Renewable energy: Next generation solar power

solar power renewable energy

Peder Vejsig Pedersen discussing the growing need and development of renewable energy and the demand for the next generation in solar power

The real transition of our society to be able to utilise renewable energy, where everybody can see it, is not something that will be possible to occur overnight.

Here it is likely that you will see a similar development, as we have seen with wind energy, where the first large scale use was made in the countryside. Something that over the years created heavy challenges in the form of local protests.

The result of this was that the implementation focus shifted to sea-based windmills, which originally was much more expensive to realise. And today it is obvious that this is still the area where where the large-scale implementation market exists. This is partly because prices have come down due to the large volume, and also due to ongoing innovation with still larger windmill sizes, but just as important, because there we only see very limited public protests.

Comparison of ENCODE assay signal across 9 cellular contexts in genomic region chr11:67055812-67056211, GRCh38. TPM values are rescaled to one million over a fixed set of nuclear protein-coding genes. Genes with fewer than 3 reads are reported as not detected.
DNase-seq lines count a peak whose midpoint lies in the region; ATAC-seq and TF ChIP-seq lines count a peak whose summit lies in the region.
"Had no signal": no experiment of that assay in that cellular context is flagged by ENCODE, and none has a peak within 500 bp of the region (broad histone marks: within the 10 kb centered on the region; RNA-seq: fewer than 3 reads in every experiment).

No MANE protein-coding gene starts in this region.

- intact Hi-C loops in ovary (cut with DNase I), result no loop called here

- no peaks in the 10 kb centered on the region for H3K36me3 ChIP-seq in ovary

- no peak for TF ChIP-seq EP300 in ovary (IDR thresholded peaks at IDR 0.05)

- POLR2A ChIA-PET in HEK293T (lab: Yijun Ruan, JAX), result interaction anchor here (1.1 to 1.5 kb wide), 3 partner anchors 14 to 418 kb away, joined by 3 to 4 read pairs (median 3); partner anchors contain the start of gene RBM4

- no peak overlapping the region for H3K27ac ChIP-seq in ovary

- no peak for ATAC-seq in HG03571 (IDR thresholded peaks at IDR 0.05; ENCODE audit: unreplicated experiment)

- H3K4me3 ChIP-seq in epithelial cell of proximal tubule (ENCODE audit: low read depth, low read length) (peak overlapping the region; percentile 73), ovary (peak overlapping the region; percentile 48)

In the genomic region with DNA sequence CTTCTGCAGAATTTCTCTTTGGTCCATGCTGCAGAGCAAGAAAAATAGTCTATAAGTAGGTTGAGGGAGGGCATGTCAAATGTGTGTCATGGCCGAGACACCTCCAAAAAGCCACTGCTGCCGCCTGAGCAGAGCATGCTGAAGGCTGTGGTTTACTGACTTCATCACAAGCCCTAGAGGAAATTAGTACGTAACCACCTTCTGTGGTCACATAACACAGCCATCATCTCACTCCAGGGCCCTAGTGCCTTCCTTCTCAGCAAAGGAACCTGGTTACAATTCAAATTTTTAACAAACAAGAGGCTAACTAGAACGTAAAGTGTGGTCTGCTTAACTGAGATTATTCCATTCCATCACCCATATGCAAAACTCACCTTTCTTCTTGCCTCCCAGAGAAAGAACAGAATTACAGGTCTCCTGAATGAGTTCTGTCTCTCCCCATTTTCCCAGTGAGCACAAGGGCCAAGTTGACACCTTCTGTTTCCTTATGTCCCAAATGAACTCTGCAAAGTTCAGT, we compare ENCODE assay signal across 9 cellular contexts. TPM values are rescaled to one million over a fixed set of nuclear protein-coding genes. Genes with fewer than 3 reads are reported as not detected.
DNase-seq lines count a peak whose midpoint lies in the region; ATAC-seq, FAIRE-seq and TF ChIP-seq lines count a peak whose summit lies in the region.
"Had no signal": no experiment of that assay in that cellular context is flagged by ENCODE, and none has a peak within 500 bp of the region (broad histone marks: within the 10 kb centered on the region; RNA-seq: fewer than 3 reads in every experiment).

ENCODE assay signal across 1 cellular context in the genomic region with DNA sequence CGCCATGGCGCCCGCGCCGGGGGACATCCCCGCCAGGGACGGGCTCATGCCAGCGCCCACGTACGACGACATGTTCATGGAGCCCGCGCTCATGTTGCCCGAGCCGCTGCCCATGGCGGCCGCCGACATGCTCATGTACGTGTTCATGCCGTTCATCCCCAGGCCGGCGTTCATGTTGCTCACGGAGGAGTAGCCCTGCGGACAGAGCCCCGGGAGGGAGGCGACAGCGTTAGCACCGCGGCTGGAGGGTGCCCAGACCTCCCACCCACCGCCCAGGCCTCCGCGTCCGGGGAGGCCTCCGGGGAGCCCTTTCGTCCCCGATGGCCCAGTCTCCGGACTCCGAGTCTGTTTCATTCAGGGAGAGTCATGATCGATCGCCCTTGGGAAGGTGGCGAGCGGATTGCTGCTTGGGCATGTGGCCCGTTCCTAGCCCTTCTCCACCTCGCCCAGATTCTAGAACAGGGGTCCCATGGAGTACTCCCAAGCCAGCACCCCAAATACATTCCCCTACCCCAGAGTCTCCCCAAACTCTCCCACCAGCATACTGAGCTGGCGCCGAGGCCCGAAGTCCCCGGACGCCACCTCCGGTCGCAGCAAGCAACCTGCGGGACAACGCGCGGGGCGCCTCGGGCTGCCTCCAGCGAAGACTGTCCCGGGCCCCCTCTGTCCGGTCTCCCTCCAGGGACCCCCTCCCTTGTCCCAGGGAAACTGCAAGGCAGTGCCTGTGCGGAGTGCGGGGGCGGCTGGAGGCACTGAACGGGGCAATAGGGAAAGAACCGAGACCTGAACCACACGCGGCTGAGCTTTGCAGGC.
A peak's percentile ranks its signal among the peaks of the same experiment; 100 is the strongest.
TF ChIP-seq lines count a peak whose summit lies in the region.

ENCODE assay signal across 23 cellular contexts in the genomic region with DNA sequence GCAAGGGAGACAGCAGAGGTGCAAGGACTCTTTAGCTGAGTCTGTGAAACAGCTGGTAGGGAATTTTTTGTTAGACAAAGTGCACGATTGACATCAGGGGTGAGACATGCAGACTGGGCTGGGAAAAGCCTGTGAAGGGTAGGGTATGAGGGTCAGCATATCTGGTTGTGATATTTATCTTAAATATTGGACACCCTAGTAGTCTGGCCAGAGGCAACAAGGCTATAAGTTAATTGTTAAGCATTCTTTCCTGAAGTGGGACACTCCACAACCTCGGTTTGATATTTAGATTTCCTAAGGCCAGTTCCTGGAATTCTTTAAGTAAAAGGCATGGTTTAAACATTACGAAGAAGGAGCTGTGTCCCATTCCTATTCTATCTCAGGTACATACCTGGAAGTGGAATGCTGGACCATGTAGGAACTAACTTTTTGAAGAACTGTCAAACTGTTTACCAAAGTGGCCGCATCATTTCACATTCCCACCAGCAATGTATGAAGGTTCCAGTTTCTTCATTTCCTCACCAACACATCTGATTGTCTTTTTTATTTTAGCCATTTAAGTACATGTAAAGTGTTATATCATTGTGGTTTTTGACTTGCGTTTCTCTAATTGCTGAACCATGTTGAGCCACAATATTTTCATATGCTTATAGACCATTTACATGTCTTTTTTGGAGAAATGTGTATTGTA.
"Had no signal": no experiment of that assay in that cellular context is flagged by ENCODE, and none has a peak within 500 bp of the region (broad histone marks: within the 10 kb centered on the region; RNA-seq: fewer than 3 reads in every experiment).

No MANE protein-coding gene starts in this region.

You can see the expected use of PV technology to utilise solar power in the same way. At present solar parks based on imported PV panels from China are the cheapest solution. And due to this, large scale implementation of PV power is planned to be implemented at large agricultural areas in many European countries.

The alternative to this is however the use of more expensive building integrated PV panels, where we have seen impressing improvements, with respect to the practical use of PV panels as an integrated building material for both roofs and facades.

And when the public opposition to the large-scale use of solar parks in the countryside is likely to be increased in the coming years, then we will be lucky to be able to utilise the above mentioned alternative with building integrated PV systems, BIPV.

And with the expected increased volume and demands for sustainability in general concerning the production of PV panels, then the use will increase considerably and lead to a real transition of our energy production in the form of energy producing buildings and infrastructure.

In the enclosed publication there is a link to a recent video film, which focus on BIPV as part of a general Smart Energy approach.

Smart Energy Green Cities final report

Annex to report


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